the Russian people have lived through over the centuries,
threatened by annilation on at least three instances: the Tartar
invasion in the 13th century, the Polish invasion in the early 17th
century, and Hitler in the 20th century. Historical consciousness
and knowledge are very strong in Russia, which I regard as a very
positive factor that brings people together. Interestingly enough,
when in 1991 the International Organization of Migration in the
wake of the collapse of the Iron Curtain made a study of the
propensity of various East European peoples to leave their country,
50 percent of the Albanians said yes against     2 percent of the Russians.


Furthermore, the bureaucracy works
differently in Russia and in, say, Sweden, partly because of the
the strong State concept. What strikes me in Russia is the
verticality of all State institutions with bosses deciding
everything and subordinates waiting for directives, anxious not to
commit any formal mistakes. Horizontal cooperation is not very well
developed, which sometimes creates problems, for instance in crisis
management and in unforeseen situations.

Another striking factor, rooted in
Russian history, is the uniformity and universality of Russian
culture. People everywhere know Pushkin and speak the same way with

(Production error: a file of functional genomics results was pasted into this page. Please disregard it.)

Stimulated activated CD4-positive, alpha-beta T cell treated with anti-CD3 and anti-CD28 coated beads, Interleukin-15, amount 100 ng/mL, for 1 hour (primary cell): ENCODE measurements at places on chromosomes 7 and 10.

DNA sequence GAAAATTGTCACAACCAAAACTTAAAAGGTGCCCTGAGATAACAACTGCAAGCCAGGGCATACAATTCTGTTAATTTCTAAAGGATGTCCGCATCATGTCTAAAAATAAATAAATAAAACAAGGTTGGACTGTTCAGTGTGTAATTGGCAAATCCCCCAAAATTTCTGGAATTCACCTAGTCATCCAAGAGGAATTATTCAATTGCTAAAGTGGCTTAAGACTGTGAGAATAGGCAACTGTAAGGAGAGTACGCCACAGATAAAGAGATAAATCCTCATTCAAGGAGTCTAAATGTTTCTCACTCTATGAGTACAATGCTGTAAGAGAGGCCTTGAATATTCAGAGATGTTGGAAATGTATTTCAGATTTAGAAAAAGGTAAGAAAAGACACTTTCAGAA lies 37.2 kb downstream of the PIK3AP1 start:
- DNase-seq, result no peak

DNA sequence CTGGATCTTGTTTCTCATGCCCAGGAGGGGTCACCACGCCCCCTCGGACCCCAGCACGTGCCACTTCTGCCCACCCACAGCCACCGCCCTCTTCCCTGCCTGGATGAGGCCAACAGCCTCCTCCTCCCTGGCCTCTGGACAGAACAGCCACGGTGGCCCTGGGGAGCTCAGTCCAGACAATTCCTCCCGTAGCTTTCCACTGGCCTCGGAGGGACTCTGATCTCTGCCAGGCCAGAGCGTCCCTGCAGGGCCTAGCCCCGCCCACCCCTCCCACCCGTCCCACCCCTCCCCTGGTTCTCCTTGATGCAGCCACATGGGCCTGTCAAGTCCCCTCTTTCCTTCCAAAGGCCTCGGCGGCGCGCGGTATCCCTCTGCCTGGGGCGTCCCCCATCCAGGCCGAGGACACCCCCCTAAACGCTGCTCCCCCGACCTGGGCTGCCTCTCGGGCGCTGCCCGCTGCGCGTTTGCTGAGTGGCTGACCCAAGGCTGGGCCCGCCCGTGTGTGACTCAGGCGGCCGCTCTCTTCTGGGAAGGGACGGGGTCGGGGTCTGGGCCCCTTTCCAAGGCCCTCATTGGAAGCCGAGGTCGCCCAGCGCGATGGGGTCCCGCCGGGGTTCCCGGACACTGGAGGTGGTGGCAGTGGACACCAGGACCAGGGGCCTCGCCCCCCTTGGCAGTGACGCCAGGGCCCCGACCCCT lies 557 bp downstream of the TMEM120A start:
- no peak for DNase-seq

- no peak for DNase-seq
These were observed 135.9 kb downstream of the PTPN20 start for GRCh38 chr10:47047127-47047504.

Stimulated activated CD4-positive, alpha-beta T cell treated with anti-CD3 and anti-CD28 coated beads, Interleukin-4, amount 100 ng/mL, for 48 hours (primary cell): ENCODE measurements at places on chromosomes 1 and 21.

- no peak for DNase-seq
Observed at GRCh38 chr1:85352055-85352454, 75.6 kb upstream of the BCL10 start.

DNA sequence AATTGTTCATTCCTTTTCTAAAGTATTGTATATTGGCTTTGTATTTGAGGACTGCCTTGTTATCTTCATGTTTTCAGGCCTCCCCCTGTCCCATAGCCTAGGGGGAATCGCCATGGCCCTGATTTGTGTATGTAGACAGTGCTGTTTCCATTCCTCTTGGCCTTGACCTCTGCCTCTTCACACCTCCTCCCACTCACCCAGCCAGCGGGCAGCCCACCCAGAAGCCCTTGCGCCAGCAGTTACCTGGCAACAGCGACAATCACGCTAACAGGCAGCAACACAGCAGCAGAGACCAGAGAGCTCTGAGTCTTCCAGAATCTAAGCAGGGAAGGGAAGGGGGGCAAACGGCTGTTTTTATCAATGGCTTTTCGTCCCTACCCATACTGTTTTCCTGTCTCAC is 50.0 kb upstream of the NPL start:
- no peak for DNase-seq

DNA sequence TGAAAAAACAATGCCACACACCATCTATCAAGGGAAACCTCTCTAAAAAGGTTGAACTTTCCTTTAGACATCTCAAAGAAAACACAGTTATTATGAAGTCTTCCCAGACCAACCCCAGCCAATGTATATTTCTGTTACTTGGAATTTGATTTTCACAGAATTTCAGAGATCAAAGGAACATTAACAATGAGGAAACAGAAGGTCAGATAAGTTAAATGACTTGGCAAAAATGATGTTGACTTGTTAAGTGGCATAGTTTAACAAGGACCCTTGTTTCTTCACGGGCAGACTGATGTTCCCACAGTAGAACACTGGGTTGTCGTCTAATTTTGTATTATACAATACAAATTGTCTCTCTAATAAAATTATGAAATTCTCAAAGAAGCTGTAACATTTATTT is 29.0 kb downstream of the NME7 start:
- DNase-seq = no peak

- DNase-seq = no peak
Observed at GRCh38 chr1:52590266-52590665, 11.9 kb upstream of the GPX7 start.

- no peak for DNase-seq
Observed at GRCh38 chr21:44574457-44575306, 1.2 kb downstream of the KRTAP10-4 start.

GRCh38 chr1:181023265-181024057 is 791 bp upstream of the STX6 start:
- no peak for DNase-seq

almost no dialectical differences all over the Russian Federation.
This is very similar to the situation in France, which is also an
old centralized nation-state, but different from Britain, Germany
and Sweden.


While the role of the State is strong in
Russia, in economic terms the public sector is much smaller in
Russia than in most European states. This leaves a great deal of
room for dynamic entrepreneurship in Russia – both of positive and
negative kind. What really impresses me most in Russia is that
after a long period of Communist stagnation when everything turned
upside down, there appeared people – the entrepreneurs – who saw
the new possibilities much faster than the rest ot us. The same was
partly true after the economic “revolution” in 1998. Generally, in
comparison with Western practices, I have found that the time spans
for economic and commercial decisions in Russia are often much
shorter, which sometimes causes problems and misunderstandings.


Over the years I have served in Russia I
have seen many factors at play. There have been several political
and economic crises, many of them serious, sharp and deep,
but  not long-lasting. I am saying
this under the influence of living for four years in China during
the 1970s. With respect to Russia, I see the following long-term
positive changes which move the country forward:


the openness to the outer world and the
globalization process;

generational change – in 10 years the
people born since 1980, that is, after Communism, will be in

the still high educational standards and
the eagerness to adopt new knowledge, particularly among the

the vast natural resources, which will
remain in high demand on the world market. I for one do not believe
that the oil price will drop below 20 USD/barrel  for a long period;